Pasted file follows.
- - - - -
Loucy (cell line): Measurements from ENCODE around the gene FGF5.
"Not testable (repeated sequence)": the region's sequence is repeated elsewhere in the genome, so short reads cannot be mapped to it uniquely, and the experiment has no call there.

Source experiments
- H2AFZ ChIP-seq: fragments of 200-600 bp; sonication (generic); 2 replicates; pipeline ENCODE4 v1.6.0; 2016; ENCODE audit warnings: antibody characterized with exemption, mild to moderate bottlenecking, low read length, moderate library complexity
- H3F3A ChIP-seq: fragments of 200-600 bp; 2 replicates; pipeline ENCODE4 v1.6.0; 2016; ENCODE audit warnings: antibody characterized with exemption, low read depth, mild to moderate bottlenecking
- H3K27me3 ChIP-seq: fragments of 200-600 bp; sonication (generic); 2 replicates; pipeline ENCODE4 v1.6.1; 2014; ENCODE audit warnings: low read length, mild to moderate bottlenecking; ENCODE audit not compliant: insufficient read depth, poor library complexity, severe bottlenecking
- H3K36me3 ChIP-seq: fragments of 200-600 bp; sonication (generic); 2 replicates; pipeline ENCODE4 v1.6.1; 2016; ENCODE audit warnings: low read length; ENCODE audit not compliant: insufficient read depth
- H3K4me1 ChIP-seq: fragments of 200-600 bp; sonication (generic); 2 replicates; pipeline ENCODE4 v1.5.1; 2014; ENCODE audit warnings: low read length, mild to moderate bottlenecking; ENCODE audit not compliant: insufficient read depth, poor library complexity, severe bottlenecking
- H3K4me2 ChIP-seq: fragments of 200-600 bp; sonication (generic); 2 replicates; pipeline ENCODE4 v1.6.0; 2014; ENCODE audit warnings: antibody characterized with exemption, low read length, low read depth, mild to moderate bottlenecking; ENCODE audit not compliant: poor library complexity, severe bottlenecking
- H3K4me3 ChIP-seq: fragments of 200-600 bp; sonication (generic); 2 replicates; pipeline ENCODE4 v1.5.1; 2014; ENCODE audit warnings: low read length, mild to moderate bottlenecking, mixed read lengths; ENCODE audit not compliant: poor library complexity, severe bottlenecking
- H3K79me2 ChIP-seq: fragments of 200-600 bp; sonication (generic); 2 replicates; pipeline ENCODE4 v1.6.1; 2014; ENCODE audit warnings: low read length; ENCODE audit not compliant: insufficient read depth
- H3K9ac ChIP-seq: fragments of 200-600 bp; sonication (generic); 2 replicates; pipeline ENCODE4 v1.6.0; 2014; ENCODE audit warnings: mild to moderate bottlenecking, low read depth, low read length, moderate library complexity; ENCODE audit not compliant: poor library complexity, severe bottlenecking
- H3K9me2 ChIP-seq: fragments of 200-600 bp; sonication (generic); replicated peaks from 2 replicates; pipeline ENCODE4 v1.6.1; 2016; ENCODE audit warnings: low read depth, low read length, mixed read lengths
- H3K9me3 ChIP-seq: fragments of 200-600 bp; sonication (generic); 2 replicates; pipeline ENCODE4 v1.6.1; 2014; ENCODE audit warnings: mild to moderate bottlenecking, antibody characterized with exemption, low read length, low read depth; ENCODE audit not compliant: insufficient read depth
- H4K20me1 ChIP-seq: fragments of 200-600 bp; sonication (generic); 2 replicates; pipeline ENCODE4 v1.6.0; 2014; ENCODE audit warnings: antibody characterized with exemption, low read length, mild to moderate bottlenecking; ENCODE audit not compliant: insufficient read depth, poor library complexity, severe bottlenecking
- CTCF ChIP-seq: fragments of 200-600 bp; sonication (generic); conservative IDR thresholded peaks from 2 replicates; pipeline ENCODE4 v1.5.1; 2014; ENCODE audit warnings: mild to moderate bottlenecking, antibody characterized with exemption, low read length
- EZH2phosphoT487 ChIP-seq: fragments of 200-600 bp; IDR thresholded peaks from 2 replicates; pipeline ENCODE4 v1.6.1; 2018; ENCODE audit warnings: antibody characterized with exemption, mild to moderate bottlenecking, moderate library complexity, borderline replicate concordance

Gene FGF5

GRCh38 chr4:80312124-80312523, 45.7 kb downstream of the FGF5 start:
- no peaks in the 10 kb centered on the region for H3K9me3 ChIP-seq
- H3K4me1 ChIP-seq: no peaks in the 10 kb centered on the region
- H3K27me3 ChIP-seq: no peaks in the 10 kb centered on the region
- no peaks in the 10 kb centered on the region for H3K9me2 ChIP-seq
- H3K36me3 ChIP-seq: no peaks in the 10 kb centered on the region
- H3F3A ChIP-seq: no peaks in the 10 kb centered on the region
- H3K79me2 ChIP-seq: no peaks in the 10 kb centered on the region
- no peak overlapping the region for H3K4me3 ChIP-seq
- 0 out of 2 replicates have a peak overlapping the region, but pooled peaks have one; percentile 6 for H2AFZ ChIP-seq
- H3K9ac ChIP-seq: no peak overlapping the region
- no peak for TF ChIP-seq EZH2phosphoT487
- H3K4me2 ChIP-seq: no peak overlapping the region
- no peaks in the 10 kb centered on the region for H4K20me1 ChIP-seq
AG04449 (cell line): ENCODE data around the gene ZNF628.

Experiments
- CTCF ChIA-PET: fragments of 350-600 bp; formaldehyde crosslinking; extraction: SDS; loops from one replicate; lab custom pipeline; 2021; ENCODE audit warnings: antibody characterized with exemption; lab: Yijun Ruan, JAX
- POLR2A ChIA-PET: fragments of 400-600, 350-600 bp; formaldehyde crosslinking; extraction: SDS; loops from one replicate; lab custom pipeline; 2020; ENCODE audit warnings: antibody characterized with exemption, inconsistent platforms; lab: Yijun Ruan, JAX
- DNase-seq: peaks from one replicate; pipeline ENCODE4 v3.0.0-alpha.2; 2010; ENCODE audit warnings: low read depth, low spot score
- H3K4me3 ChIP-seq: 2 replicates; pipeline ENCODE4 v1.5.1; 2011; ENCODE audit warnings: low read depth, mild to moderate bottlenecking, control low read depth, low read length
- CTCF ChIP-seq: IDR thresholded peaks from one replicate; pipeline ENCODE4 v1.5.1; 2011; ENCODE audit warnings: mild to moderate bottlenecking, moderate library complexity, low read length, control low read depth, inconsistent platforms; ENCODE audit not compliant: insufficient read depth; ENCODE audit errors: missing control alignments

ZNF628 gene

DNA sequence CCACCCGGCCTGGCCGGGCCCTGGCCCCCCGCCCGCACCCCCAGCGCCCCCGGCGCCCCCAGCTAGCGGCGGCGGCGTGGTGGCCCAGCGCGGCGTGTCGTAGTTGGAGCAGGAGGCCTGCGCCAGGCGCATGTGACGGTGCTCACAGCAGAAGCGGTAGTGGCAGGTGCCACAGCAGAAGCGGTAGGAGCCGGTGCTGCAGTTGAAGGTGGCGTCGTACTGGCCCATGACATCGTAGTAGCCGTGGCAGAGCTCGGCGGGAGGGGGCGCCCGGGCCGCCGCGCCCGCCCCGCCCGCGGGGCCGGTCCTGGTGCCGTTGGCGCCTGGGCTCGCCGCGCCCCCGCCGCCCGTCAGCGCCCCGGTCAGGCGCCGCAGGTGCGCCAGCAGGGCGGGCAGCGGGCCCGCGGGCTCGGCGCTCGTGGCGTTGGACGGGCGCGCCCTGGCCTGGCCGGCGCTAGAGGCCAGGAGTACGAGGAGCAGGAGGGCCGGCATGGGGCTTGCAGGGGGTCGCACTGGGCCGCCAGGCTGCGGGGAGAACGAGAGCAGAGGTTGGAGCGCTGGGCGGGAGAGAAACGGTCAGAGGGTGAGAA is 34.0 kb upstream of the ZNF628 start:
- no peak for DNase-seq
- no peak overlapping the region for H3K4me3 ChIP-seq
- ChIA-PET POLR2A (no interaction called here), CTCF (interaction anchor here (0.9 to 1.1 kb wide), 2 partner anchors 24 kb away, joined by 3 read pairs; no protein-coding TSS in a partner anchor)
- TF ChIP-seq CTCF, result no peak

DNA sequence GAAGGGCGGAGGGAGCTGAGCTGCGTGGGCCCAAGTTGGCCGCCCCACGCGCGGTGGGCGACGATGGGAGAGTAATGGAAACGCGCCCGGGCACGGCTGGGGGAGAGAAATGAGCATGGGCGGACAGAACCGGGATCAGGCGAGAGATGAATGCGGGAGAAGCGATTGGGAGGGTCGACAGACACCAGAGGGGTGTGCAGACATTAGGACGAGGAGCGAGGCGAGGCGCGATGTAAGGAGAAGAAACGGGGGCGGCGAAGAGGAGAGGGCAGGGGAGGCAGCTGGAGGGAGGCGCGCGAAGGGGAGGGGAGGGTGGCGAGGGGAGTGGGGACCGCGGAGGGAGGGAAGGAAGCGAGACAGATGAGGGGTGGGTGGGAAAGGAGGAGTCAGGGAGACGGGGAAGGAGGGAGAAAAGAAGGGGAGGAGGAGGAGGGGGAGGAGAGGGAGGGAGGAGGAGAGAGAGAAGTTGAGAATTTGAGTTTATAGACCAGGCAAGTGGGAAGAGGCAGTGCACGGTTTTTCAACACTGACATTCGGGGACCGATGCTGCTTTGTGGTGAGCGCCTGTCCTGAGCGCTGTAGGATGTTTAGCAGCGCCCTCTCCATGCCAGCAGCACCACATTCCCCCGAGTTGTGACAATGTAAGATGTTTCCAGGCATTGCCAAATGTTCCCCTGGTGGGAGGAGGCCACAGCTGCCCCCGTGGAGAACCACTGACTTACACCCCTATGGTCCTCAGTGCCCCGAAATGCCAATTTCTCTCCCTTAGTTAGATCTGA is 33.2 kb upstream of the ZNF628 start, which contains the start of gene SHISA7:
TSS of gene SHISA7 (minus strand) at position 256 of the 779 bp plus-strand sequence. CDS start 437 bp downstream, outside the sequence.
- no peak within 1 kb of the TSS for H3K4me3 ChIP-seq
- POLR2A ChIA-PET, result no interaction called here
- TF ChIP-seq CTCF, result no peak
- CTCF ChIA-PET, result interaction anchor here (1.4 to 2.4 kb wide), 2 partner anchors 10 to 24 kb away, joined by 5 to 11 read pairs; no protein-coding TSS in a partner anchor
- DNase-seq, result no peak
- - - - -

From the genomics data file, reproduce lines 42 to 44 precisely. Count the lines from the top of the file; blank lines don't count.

- no peak for DNase-seq
- no peak overlapping the region for H3K4me3 ChIP-seq
- ChIA-PET POLR2A (no interaction called here), CTCF (interaction anchor here (0.9 to 1.1 kb wide), 2 partner anchors 24 kb away, joined by 3 read pairs; no protein-coding TSS in a partner anchor)